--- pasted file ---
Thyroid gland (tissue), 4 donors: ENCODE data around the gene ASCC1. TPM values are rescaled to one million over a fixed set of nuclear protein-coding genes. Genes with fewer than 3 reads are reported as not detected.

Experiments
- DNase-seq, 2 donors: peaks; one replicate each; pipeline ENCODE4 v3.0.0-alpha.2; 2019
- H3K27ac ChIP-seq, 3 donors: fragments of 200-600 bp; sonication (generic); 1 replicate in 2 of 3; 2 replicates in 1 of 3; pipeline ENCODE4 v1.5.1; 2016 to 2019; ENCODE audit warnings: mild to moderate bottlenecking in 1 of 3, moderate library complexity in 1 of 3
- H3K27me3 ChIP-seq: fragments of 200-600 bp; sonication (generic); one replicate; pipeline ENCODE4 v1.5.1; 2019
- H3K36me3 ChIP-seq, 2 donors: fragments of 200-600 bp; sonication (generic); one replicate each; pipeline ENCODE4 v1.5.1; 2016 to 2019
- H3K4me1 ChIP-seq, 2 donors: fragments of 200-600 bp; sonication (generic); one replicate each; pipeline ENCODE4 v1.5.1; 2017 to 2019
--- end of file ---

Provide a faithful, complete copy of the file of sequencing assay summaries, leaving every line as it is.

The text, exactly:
Thyroid gland (tissue), 4 donors: ENCODE data around the gene ASCC1. TPM values are rescaled to one million over a fixed set of nuclear protein-coding genes. Genes with fewer than 3 reads are reported as not detected.

Experiments
- DNase-seq, 2 donors: peaks; one replicate each; pipeline ENCODE4 v3.0.0-alpha.2; 2019
- H3K27ac ChIP-seq, 3 donors: fragments of 200-600 bp; sonication (generic); 1 replicate in 2 of 3; 2 replicates in 1 of 3; pipeline ENCODE4 v1.5.1; 2016 to 2019; ENCODE audit warnings: mild to moderate bottlenecking in 1 of 3, moderate library complexity in 1 of 3
- H3K27me3 ChIP-seq: fragments of 200-600 bp; sonication (generic); one replicate; pipeline ENCODE4 v1.5.1; 2019
- H3K36me3 ChIP-seq, 2 donors: fragments of 200-600 bp; sonication (generic); one replicate each; pipeline ENCODE4 v1.5.1; 2016 to 2019
- H3K4me1 ChIP-seq, 2 donors: fragments of 200-600 bp; sonication (generic); one replicate each; pipeline ENCODE4 v1.5.1; 2017 to 2019